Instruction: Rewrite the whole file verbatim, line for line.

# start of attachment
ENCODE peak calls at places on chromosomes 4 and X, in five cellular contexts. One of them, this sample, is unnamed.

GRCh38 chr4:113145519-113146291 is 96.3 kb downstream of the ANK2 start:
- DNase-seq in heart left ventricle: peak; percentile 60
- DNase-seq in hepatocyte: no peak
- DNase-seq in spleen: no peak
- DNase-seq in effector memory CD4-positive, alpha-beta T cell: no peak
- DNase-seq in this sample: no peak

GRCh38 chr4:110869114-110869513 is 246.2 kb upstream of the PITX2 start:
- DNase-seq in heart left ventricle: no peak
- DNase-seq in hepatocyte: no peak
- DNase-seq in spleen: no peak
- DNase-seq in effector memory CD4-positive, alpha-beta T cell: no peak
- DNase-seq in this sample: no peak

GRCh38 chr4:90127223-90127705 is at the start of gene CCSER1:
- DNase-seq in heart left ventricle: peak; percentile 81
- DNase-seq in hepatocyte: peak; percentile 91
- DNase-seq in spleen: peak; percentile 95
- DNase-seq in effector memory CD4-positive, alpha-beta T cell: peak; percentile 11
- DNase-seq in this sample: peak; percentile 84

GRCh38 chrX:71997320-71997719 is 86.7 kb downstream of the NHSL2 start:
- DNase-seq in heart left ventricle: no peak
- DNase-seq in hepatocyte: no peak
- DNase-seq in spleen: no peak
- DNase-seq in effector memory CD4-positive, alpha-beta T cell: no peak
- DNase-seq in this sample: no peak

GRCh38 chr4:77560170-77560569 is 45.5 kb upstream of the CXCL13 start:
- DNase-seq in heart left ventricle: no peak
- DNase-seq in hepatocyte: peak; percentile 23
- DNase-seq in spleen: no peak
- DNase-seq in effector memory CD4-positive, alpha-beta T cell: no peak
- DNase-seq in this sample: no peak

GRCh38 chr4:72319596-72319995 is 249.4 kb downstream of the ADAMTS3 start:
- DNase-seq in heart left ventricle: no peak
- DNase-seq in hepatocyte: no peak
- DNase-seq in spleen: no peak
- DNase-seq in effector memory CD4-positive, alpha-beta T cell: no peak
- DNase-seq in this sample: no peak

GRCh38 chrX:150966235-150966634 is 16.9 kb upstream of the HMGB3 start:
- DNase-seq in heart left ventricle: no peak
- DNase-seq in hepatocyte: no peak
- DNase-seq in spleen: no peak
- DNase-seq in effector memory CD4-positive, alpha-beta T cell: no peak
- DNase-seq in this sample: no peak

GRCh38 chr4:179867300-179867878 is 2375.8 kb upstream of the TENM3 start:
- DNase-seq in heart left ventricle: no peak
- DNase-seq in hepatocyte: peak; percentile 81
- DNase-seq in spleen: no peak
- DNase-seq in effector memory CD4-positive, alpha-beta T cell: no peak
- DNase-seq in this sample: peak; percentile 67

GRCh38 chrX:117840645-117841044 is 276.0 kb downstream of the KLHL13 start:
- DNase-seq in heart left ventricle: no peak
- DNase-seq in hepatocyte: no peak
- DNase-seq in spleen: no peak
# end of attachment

ENCODE peak calls at places on chromosomes 4 and X, in five cellular contexts. One of them, this sample, is unnamed.

GRCh38 chr4:113145519-113146291 is 96.3 kb downstream of the ANK2 start:
- DNase-seq in heart left ventricle: peak; percentile 60
- DNase-seq in hepatocyte: no peak
- DNase-seq in spleen: no peak
- DNase-seq in effector memory CD4-positive, alpha-beta T cell: no peak
- DNase-seq in this sample: no peak

GRCh38 chr4:110869114-110869513 is 246.2 kb upstream of the PITX2 start:
- DNase-seq in heart left ventricle: no peak
- DNase-seq in hepatocyte: no peak
- DNase-seq in spleen: no peak
- DNase-seq in effector memory CD4-positive, alpha-beta T cell: no peak
- DNase-seq in this sample: no peak

GRCh38 chr4:90127223-90127705 is at the start of gene CCSER1:
- DNase-seq in heart left ventricle: peak; percentile 81
- DNase-seq in hepatocyte: peak; percentile 91
- DNase-seq in spleen: peak; percentile 95
- DNase-seq in effector memory CD4-positive, alpha-beta T cell: peak; percentile 11
- DNase-seq in this sample: peak; percentile 84

GRCh38 chrX:71997320-71997719 is 86.7 kb downstream of the NHSL2 start:
- DNase-seq in heart left ventricle: no peak
- DNase-seq in hepatocyte: no peak
- DNase-seq in spleen: no peak
- DNase-seq in effector memory CD4-positive, alpha-beta T cell: no peak
- DNase-seq in this sample: no peak

GRCh38 chr4:77560170-77560569 is 45.5 kb upstream of the CXCL13 start:
- DNase-seq in heart left ventricle: no peak
- DNase-seq in hepatocyte: peak; percentile 23
- DNase-seq in spleen: no peak
- DNase-seq in effector memory CD4-positive, alpha-beta T cell: no peak
- DNase-seq in this sample: no peak

GRCh38 chr4:72319596-72319995 is 249.4 kb downstream of the ADAMTS3 start:
- DNase-seq in heart left ventricle: no peak
- DNase-seq in hepatocyte: no peak
- DNase-seq in spleen: no peak
- DNase-seq in effector memory CD4-positive, alpha-beta T cell: no peak
- DNase-seq in this sample: no peak

GRCh38 chrX:150966235-150966634 is 16.9 kb upstream of the HMGB3 start:
- DNase-seq in heart left ventricle: no peak
- DNase-seq in hepatocyte: no peak
- DNase-seq in spleen: no peak
- DNase-seq in effector memory CD4-positive, alpha-beta T cell: no peak
- DNase-seq in this sample: no peak

GRCh38 chr4:179867300-179867878 is 2375.8 kb upstream of the TENM3 start:
- DNase-seq in heart left ventricle: no peak
- DNase-seq in hepatocyte: peak; percentile 81
- DNase-seq in spleen: no peak
- DNase-seq in effector memory CD4-positive, alpha-beta T cell: no peak
- DNase-seq in this sample: peak; percentile 67

GRCh38 chrX:117840645-117841044 is 276.0 kb downstream of the KLHL13 start:
- DNase-seq in heart left ventricle: no peak
- DNase-seq in hepatocyte: no peak
- DNase-seq in spleen: no peak